We go back to the beautiful Northumberland coast to play the links courses at Goswick and Dunstanburgh Castle.
The Society returns to Northumberland in June, our last visit to Goswick being back in 2013. The course was founded in 1890 as Berwick-upon-Tweed Golf Club and lies six miles south of the Border Town of Berwick. It’s not known who laid out the club’s original course but Willie Park Junior (1903), James Braid (1930) and Frank Pennink (1964) have all helped to shape today’s layout.
Goswick is situated between the railway and the dune-lined coastline, the course lying either side of the clubhouse, front nine to the north and back nine to the south. Boasting views of the North Sea and to the south Holy Island and Bamburgh Castle there is little to choose between the two nines, both being equally varied in terrain and interest.
Exposed to the elements the challenge on the front nine is sand dunes, out of bounds on the 6th and 7th and contoured greens, most notably on the medium length par four 8th. The middle holes on the back nine are the most scenic. Add the variable winds of the East Coast, and quite an experience awaits on a course measuring 6,800 yards from the championship tees. In 2018 and 2019 Goswick hosted the Open Championship Regional Qualifying for the first time since 2012.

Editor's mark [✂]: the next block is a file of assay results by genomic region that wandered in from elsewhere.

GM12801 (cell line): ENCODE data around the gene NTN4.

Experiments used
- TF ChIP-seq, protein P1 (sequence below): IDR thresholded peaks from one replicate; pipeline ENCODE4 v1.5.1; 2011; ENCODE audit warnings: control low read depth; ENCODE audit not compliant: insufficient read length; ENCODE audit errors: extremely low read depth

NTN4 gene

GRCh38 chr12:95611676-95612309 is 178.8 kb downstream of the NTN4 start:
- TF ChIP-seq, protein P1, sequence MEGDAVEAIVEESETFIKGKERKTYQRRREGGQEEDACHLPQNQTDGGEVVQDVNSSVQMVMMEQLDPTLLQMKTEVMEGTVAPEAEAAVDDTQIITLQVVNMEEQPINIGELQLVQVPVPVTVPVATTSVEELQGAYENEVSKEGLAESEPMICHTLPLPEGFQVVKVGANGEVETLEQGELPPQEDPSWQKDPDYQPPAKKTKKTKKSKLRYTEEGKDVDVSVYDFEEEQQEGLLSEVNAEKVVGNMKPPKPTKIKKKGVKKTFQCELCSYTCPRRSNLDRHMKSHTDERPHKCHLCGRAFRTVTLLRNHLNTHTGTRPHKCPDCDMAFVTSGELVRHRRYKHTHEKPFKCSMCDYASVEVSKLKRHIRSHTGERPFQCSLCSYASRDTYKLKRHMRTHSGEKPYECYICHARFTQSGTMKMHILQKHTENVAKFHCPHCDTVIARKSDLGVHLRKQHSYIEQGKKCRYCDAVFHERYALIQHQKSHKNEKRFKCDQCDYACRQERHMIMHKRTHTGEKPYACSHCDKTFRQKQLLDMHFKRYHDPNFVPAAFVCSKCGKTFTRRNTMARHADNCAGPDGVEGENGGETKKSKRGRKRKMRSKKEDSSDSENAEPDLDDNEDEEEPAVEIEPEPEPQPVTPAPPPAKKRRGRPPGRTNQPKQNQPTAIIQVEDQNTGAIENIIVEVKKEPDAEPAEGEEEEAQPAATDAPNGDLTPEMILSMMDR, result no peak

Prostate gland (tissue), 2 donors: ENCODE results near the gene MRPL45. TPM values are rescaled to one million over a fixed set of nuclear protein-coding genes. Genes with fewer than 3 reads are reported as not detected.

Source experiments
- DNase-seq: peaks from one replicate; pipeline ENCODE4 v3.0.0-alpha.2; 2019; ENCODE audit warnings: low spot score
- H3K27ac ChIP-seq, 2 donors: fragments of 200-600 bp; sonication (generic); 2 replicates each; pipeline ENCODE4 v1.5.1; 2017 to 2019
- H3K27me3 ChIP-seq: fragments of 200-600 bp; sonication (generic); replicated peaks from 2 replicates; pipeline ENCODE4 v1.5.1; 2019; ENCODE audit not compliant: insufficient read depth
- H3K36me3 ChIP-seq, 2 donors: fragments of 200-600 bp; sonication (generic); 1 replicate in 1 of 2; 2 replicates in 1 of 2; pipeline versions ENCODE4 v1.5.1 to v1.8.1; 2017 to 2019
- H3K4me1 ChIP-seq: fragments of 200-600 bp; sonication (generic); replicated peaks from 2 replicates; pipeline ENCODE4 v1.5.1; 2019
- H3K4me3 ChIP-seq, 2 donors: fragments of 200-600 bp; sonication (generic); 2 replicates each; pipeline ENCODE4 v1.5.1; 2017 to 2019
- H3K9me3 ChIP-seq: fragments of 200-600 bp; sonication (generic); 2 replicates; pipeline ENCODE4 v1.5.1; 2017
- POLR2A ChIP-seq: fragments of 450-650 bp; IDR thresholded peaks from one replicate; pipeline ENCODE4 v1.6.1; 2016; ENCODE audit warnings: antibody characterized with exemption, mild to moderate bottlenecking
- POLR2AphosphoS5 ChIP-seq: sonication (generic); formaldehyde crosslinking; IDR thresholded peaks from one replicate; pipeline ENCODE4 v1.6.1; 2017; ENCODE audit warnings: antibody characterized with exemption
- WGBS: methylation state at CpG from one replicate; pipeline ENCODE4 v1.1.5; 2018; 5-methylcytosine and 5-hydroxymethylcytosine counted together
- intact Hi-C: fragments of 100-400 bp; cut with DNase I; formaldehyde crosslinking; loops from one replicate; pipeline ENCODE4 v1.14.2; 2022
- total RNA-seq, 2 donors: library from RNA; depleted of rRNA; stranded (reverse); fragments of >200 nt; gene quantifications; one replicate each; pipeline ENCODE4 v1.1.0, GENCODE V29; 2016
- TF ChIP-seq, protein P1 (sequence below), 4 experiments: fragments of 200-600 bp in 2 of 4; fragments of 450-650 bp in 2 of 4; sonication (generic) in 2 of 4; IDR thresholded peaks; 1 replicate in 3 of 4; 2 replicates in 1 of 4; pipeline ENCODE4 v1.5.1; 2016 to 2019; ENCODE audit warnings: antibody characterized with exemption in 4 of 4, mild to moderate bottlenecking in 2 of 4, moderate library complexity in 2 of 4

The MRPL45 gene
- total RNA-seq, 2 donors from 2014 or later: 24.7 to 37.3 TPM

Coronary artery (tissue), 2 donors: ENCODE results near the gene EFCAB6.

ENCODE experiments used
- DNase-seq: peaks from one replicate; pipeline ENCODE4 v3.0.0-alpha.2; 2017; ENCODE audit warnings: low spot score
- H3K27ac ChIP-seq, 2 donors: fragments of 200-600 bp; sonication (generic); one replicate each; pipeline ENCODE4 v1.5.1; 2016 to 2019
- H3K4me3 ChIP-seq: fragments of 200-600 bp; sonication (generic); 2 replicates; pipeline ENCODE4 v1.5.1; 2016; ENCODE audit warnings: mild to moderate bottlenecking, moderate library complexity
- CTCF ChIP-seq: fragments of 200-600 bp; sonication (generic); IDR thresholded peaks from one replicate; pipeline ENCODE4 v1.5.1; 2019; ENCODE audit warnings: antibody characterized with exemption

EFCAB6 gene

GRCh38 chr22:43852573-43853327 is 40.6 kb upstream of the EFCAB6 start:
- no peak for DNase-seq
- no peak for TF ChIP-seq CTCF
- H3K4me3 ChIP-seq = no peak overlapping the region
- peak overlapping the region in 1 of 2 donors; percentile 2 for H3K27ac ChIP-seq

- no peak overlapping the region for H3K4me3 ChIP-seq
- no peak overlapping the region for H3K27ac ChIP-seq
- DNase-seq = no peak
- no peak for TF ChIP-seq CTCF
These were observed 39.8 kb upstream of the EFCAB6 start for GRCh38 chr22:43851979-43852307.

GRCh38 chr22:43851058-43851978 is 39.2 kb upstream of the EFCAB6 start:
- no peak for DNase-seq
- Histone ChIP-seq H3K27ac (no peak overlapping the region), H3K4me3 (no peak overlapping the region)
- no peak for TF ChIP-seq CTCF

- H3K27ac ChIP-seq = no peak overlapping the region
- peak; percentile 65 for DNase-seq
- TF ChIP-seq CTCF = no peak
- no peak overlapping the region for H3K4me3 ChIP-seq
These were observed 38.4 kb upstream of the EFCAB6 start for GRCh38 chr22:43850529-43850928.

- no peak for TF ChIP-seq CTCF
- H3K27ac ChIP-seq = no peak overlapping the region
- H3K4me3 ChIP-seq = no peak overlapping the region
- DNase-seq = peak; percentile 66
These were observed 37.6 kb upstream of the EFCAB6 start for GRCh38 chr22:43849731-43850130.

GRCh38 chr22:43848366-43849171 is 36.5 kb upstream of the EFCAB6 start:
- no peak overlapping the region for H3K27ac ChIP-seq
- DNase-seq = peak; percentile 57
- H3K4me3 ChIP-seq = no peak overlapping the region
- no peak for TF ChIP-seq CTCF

Set in an Area of Outstanding Natural Beauty, with the ruins of Dunstanburgh Castle looming over it, the course is recognised as one of the finest in the area. The first golf course appeared on the links of Embleton Bay in 1900 before being redesigned by the legendary James Braid and then by William Sutherland. A traditional links course, guarded with bunkers and gorse, golfers will need to judge the ever changing wind direction as the course bends around the bay and back.
Today, there is only one par three on the front nine, the 166-yard 4th “Plateau” which, as its name suggests, plays to a raised green with bunkers protecting the front right and left of the putting surface. The lone par five on the card arrives at the 527-yard 14th “Crags”, where out of bounds threatens all the way down the left of the fairway.
In the modern era the course measures 6,263 yards from the back tees with a par of 70. Holes 1 to 6 are laid out to the north of the clubhouse with the remaining holes routed further to the south. The two par threes on the back nine at the 13th and 15th are both terrific holes, but then so are all three of the short par fours at holes 5, 7 and 11.